The department received a handful of other letters also in support of SkyWest, including a page and a half from ADM, according to public records. No one favored Air Choice One, and the department eliminated it from consideration.
Community support is important, the department said, but it is not the only factor considered.
SkyWest’s proposal called for $6.6 million in federal subsidies. It had also asked the department for a contract provision that would allow it to end the Decatur service with 120 days’ notice.
"Since the department cannot reasonably justify such an increase in annual subsidy and Cape Air's service will sufficiently meet Decatur's EAS (needs), the department will select Cape Air," the department said.
Further, it noted that Cape Air would provide service to O’Hare and use a twin-engine aircraft, both provisions that ADM had said were crucial.
Cape Air spokeswoman Trish Lorino said in a statement that the airline “trusts the process undertaken by the DOT, and looks forward to serving the Decatur community with the same level of service and commitment we have shown in all the EAS communities where we have been the selected carrier.”
Cape Air also provides Essential Air Service to communities in Montana, Missouri, Kentucky, Vermont and elsewhere in Illinois.
Passengers waiting in Decatur Airport on Thursday afternoon were not aware of the airline change, but said they enjoyed the convenience of being able to fly to O’Hare.
“It’s just easier than driving,” said Gaurav Aggarwal, who was in town for a job interview and flying back to Chicago the same day. “I just didn’t want to drive back and forth (to Chicago).”
Having recently moved to Decatur, Ben Lastoria was also using the airport for the first time and appreciated the convenience.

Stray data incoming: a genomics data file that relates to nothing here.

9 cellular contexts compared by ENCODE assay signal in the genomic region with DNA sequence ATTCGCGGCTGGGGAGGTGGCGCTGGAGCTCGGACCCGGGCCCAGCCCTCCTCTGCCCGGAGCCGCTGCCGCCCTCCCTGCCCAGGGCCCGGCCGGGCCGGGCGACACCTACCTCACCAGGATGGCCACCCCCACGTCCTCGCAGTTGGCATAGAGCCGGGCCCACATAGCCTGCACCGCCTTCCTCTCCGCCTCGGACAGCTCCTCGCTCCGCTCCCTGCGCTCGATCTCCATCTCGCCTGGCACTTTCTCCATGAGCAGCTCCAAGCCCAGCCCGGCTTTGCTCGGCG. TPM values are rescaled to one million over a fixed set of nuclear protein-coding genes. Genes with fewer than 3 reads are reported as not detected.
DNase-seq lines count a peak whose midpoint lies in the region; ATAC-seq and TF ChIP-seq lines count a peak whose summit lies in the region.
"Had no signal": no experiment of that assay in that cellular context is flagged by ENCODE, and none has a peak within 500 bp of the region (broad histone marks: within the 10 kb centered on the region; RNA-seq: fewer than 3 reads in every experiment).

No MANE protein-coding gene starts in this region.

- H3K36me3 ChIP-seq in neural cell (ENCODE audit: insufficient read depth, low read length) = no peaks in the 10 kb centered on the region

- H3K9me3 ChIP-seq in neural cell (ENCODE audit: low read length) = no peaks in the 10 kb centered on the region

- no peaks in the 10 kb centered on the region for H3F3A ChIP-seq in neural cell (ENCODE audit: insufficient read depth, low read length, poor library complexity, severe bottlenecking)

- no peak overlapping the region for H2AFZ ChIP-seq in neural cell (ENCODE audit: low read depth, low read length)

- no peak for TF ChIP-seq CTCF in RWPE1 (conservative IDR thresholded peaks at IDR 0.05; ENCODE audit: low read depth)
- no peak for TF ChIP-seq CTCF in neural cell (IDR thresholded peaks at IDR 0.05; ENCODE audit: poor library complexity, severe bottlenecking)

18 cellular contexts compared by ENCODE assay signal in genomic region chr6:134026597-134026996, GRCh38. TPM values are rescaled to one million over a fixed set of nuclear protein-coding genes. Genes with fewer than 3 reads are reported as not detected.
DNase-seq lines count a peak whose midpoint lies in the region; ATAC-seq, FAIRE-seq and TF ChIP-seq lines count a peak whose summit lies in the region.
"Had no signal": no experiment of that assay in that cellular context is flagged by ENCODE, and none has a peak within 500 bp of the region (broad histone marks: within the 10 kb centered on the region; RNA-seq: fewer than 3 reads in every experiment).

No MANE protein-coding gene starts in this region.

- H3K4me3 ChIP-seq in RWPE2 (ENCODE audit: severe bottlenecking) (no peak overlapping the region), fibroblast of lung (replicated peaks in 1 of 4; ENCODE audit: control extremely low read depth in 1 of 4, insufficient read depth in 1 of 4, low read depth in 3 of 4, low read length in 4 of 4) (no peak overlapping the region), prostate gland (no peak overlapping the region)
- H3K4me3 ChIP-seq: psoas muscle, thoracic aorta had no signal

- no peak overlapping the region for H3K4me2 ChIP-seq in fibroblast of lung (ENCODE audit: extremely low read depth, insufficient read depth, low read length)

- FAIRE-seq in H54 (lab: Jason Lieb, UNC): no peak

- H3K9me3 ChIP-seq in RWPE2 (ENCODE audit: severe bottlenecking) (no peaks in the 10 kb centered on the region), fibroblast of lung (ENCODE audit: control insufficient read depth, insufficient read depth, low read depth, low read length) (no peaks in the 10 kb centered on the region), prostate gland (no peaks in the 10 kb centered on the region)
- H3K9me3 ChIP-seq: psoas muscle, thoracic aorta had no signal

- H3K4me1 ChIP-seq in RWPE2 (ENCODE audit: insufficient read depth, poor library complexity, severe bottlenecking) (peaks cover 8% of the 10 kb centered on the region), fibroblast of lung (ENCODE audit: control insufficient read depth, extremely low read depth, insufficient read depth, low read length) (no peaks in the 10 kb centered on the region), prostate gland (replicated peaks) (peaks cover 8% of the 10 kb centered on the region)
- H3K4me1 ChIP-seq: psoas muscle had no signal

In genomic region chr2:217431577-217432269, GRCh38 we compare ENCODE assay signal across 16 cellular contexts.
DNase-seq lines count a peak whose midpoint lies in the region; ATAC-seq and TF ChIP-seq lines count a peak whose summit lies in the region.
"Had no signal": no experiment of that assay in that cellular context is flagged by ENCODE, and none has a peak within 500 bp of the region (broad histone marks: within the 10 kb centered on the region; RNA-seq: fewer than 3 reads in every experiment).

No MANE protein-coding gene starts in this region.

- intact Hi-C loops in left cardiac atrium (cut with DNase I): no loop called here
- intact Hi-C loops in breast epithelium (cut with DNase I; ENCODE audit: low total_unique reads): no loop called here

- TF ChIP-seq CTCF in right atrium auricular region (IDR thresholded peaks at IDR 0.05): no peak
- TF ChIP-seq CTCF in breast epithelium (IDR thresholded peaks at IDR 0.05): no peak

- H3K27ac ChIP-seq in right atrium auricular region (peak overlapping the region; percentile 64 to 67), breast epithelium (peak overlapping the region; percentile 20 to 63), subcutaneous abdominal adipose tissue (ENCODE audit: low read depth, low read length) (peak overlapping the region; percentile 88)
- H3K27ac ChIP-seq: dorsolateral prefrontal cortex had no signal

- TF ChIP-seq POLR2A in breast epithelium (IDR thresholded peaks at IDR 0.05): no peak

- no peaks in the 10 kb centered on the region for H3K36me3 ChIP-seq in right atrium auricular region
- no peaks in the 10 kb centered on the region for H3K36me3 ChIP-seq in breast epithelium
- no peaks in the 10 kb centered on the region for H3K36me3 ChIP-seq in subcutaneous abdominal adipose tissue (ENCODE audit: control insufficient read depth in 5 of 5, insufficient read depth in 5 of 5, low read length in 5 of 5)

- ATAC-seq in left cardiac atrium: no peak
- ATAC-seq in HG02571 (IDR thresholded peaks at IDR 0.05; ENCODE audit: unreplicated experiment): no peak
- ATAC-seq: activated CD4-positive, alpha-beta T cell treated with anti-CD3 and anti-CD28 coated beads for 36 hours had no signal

When told that Cape Air would also offer flights to St. Louis, Lastoria said he was glad because there are sometimes cheaper connecting flights from Lambert.
But before he committed to flying from Decatur again, Lastoria said he wanted to see how his first flight went. The plane was the smallest he’d ever been on.
In a statement, SkyWest spokeswoman McKall Morris said the airline was disappointed that it was not chosen to provide air service at Decatur Airport. However, she said SkyWest is “grateful for the opportunity we had to bid on service and for the positive community support we received.”
Kenny and Riley, who supported SkyWest’s bid throughout the Essential Air Service recommendation process, also said they were unhappy with the department’s decision. Harrison and Young did not respond to requests for comment from the Herald & Review on Thursday.
“I was surprised by it, but that’s the way it is,” Kenny said. “I guess they see it differently than the way we do locally, and they’re the final word.”
Riley is the director of state government relations at ADM, and previously said that he felt no conflict in voting for the same air service provider that was preferred by his employer. Bringing jet service to Decatur was a personal goal for him, as he hoped it would strengthen Decatur’s economy.
“The park board is always interested in the park district succeeding,” Riley said. “I truly hope that Cape Air succeeds.”
Brilley said he was pleased by the department’s decision. He said he was impressed by Cape Air’s willingness to create a local presence by opening a ticket booth in Decatur, as well as its approach to bringing more passengers to fly out of the airport.
If the airport reaches 10,000 enplanements, or flights that originate from Decatur, within a year, the park district will receive more federal money for infrastructure.
“I think we’ll move a lot forward than what people think,” Brilley said. “We’ll move on, work with Cape Air and make it work.”
McBean, the ADM spokesman, said the company now is looking into its next steps.
"We are reviewing the decision," he said, "and evaluating options for reconsideration or appeal."
Claire Hettinger, of the Herald & Review, contributed to this report.